Each tumor was classified according to the tumor-node-metastasis classification system recommended by the Union for International Cancer Control. Follow-up surveillance was performed every 3 to 6 months with computed tomography, abdominal ultrasonography, and tumor marker analysis. Patients with distant metastatic or recurrent disease received chemotherapy with S-1 (oral fluoropyrimidine consisting of tegafur, gimeracil, and oteracil potassium; Taiho Co, Tokyo, Japan) alone or combined chemotherapy. The median follow-up period was 62 months (range, 2–111 months). During follow-up, a total of 99 patients (34%) died as a result of their disease, 84 (29%) had recurrent disease, and 15 (5%) died of other causes.

RNA extraction and cDNA synthesis

Immediately after surgery, small samples of gastric cancer tissue and adjacent normal tissue were collected, individually placed in RNA stabilization reagent (RNAlater; Qiagen, Valencia, CA, USA) and stored at −80 °C until analysis. Total RNA was extracted from each sample using the RNeasy Mini Kit (Qiagen) according to the manufacturer’s protocol. The concentration of total RNA was determined by absorption measurements at 260 and 280 nm using a UV spectrophotometer (Beckman Counter; Beckman Coulter, Brea, CA, USA). For complementary DNA (cDNA) synthesis, 10 μg of total RNA from each sample was reverse-transcribed into cDNA using the High Capacity cDNA Reverse Transcription Kit (Applied Biosystems, Foster City, CA, USA) according to the manufacturer’s protocol.

Real-time quantitative reverse transcription PCR

Expression levels of TPX2 and the gene for β-actin, which served as the endogenous control, were determined by real-time quantitative reverse transcription PCR (qRT-PCR) using the 7300 Real-Time PCR System (Applied Biosystems). TaqMan gene expression assays were purchased from Applied Biosystems (Hs00201616_m1). The PCR reaction was carried out using TaqMan Universal Master Mix II (Applied Biosystems) with 1 μl of cDNA in a 24-μl final reaction volume. Thermal cycling conditions were as follows: 2 min at 50 °C, 10 min at 95 °C, 40 cycles each of 15-s denaturation at 95 °C, and 1 min of annealing at 60 °C. The cDNA synthesized by the gastric cancer cell line MNK 45 was used for calibration. Each sample was run in duplicate for both the target gene and the endogenous control gene. The amount of TPX2, normalized to the endogenous control and relative to the calibration samples, was calculated by the comparative threshold cycle (Ct) method using Relative Quantification Study Software version 1.4 on the 7300 Sequence Detection System (Applied Biosystems).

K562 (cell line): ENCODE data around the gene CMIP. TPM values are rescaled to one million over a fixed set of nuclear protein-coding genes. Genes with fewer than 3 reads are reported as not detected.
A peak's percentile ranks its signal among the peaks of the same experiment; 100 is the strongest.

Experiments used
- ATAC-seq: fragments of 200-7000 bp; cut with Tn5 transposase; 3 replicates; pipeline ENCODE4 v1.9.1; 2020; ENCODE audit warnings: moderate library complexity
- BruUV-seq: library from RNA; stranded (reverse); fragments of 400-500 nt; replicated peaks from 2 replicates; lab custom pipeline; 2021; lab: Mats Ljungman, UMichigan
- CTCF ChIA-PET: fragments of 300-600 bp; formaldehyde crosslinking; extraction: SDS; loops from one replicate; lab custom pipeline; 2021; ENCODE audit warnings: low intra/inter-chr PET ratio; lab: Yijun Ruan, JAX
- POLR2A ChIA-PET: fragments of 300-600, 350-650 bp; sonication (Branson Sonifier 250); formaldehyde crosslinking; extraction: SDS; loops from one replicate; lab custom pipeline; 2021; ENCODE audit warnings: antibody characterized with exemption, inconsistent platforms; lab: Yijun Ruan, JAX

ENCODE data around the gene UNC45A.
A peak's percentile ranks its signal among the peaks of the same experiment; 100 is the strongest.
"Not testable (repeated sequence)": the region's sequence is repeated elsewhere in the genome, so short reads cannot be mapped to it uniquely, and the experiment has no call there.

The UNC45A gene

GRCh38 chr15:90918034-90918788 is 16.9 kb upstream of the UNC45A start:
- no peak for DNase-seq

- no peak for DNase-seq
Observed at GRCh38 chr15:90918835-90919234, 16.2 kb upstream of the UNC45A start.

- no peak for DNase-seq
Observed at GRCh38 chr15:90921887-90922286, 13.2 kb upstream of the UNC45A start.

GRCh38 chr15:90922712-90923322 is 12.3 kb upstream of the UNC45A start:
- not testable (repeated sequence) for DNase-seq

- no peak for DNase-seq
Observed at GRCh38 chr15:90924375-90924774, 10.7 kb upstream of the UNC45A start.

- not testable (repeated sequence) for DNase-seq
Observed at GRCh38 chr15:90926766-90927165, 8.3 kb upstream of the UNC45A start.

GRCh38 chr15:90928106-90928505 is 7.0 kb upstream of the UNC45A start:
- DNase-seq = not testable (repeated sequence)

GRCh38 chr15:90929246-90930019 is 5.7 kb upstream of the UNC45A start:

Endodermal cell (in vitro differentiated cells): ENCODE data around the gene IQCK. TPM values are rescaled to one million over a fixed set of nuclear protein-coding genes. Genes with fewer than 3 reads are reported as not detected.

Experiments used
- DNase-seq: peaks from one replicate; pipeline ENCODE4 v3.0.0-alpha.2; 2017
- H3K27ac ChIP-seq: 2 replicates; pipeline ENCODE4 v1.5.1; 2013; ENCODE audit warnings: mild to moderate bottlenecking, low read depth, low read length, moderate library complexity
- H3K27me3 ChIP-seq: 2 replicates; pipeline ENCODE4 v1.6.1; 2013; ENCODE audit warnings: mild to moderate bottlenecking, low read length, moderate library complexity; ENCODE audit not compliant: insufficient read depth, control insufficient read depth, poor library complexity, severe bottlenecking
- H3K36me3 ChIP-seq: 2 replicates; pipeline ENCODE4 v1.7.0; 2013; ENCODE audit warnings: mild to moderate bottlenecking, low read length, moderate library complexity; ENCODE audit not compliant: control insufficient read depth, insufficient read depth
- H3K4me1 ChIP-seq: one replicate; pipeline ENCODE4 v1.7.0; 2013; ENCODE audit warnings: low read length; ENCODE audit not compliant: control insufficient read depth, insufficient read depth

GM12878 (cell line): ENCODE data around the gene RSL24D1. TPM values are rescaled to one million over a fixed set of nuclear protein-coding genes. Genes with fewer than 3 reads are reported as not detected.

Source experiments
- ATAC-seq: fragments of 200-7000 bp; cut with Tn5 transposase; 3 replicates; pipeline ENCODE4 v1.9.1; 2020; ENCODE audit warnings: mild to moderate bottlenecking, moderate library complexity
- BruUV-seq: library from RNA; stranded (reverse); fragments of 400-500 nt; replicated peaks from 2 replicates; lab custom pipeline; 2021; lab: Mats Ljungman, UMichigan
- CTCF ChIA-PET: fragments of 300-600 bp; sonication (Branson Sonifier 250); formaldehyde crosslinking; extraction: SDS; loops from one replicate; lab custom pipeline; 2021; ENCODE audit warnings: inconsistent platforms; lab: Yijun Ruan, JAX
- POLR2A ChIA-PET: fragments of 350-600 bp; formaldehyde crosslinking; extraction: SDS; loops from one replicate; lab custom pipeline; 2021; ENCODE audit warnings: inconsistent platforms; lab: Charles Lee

Immunohistochemical analysis of TPX2

Immunostaining was carried out with a peroxidase-labeled polymer conjugated to secondary antibodies (Histofine Simple Stain Max PO (MULTI), Nichirei Co., Tokyo, Japan). A monoclonal mouse antibody against TPX2 (sc-376812) was purchased from Santa Cruz Biotechnology, Inc. (Dallas, TX, USA.). All of the original hematoxylin and eosin-stained slides of the surgical specimens were reviewed if available, and representative paraffin blocks for each case were selected for immunohistochemistry. Four-micrometer-thick sections were cut from formalin-fixed, paraffin-embedded tissue blocks. After deparaffinization and rehydration, antigen retrieval treatment was conducted for 25 min in 1 × TE (1 × Tris-EDTA, pH 8.0) at 98 °C in a microwave processor (MI-77; AZUMAYA, Tokyo, Japan). Endogenous peroxidase activity was quenched by a 15-min incubation in a solution of 3% hydrogen peroxide in 100% methanol. After washing with phosphate-buffered saline (PBS), the slides were incubated with the primary monoclonal antibody against TPX2 (dilution 1:50) for 30 min at room temperature and then overnight (16 h) at 4 °C. The slides were washed three times with 0.1% Tween 20/PBS and were then incubated with Simple Stain Max PO (MULTI) for 30 min at room temperature. After three additional washes, 3,3’-diaminobenzidine tetrahydrochloride solution (Histofine Simple Stain DAB Solution; Nichirei Co., Tokyo, Japan) was applied to the slides, which were then counterstained with Mayer’s hematoxylin (Wako, Tokyo, Japan). Gastric cancer tissue from participants in this study that were strongly positive for TPX2 served as positive controls.

Evaluation of immunohistochemistry for TPX2

In the tissue samples stained for TPX2, slides were considered positively stained when tumor cell nuclei were stained a darker brown than the background level of staining, regardless of intensity. TPX2 staining was graded as high (≥5% of tumor cells stained) or low (<5% of tumor cells stained). We stained representative cross-sectional slices of tumor tissue and counted at least five fields within most stained sections. The stained slides were evaluated by two independent observers (CT and YT) who were blinded to each patient’s prognosis. Any disagreements between the two observers were resolved by reassessment and consensus.